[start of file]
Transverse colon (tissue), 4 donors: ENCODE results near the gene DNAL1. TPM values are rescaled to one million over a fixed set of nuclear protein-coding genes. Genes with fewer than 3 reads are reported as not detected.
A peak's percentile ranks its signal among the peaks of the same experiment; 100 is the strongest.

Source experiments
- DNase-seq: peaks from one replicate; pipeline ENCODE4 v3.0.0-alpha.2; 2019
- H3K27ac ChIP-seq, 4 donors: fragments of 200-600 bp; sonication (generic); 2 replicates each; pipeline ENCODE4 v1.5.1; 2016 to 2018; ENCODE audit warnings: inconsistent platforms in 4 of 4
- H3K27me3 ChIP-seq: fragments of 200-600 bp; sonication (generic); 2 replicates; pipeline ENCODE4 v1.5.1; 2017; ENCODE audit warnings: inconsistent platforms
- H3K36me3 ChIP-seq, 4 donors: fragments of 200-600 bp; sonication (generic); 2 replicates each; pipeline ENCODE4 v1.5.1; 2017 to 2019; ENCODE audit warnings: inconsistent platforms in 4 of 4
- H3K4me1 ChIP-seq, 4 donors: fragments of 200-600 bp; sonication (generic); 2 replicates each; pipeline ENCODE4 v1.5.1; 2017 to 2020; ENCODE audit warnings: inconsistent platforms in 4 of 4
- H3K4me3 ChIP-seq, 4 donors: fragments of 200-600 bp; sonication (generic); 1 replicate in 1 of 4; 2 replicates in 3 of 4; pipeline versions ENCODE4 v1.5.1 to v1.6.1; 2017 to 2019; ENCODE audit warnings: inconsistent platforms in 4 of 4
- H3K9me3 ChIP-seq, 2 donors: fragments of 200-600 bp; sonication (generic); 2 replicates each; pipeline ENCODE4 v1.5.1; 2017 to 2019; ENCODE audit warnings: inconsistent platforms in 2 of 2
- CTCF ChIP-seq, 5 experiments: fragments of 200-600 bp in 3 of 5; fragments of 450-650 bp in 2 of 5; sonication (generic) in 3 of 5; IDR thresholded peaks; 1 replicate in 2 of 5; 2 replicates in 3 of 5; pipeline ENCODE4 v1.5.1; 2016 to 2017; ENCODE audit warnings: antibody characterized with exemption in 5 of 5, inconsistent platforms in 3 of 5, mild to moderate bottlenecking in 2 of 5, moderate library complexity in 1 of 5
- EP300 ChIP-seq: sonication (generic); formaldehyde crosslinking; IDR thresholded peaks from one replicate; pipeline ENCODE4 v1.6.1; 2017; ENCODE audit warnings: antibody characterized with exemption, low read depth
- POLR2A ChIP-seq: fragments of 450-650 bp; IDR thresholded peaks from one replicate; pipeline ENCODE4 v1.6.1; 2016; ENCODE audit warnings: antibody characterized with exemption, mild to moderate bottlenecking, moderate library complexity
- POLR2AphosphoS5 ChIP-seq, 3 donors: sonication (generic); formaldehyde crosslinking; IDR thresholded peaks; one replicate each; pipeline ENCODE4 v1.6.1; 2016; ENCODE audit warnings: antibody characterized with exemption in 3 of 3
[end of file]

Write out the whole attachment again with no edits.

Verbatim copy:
Transverse colon (tissue), 4 donors: ENCODE results near the gene DNAL1. TPM values are rescaled to one million over a fixed set of nuclear protein-coding genes. Genes with fewer than 3 reads are reported as not detected.
A peak's percentile ranks its signal among the peaks of the same experiment; 100 is the strongest.

Source experiments
- DNase-seq: peaks from one replicate; pipeline ENCODE4 v3.0.0-alpha.2; 2019
- H3K27ac ChIP-seq, 4 donors: fragments of 200-600 bp; sonication (generic); 2 replicates each; pipeline ENCODE4 v1.5.1; 2016 to 2018; ENCODE audit warnings: inconsistent platforms in 4 of 4
- H3K27me3 ChIP-seq: fragments of 200-600 bp; sonication (generic); 2 replicates; pipeline ENCODE4 v1.5.1; 2017; ENCODE audit warnings: inconsistent platforms
- H3K36me3 ChIP-seq, 4 donors: fragments of 200-600 bp; sonication (generic); 2 replicates each; pipeline ENCODE4 v1.5.1; 2017 to 2019; ENCODE audit warnings: inconsistent platforms in 4 of 4
- H3K4me1 ChIP-seq, 4 donors: fragments of 200-600 bp; sonication (generic); 2 replicates each; pipeline ENCODE4 v1.5.1; 2017 to 2020; ENCODE audit warnings: inconsistent platforms in 4 of 4
- H3K4me3 ChIP-seq, 4 donors: fragments of 200-600 bp; sonication (generic); 1 replicate in 1 of 4; 2 replicates in 3 of 4; pipeline versions ENCODE4 v1.5.1 to v1.6.1; 2017 to 2019; ENCODE audit warnings: inconsistent platforms in 4 of 4
- H3K9me3 ChIP-seq, 2 donors: fragments of 200-600 bp; sonication (generic); 2 replicates each; pipeline ENCODE4 v1.5.1; 2017 to 2019; ENCODE audit warnings: inconsistent platforms in 2 of 2
- CTCF ChIP-seq, 5 experiments: fragments of 200-600 bp in 3 of 5; fragments of 450-650 bp in 2 of 5; sonication (generic) in 3 of 5; IDR thresholded peaks; 1 replicate in 2 of 5; 2 replicates in 3 of 5; pipeline ENCODE4 v1.5.1; 2016 to 2017; ENCODE audit warnings: antibody characterized with exemption in 5 of 5, inconsistent platforms in 3 of 5, mild to moderate bottlenecking in 2 of 5, moderate library complexity in 1 of 5
- EP300 ChIP-seq: sonication (generic); formaldehyde crosslinking; IDR thresholded peaks from one replicate; pipeline ENCODE4 v1.6.1; 2017; ENCODE audit warnings: antibody characterized with exemption, low read depth
- POLR2A ChIP-seq: fragments of 450-650 bp; IDR thresholded peaks from one replicate; pipeline ENCODE4 v1.6.1; 2016; ENCODE audit warnings: antibody characterized with exemption, mild to moderate bottlenecking, moderate library complexity
- POLR2AphosphoS5 ChIP-seq, 3 donors: sonication (generic); formaldehyde crosslinking; IDR thresholded peaks; one replicate each; pipeline ENCODE4 v1.6.1; 2016; ENCODE audit warnings: antibody characterized with exemption in 3 of 3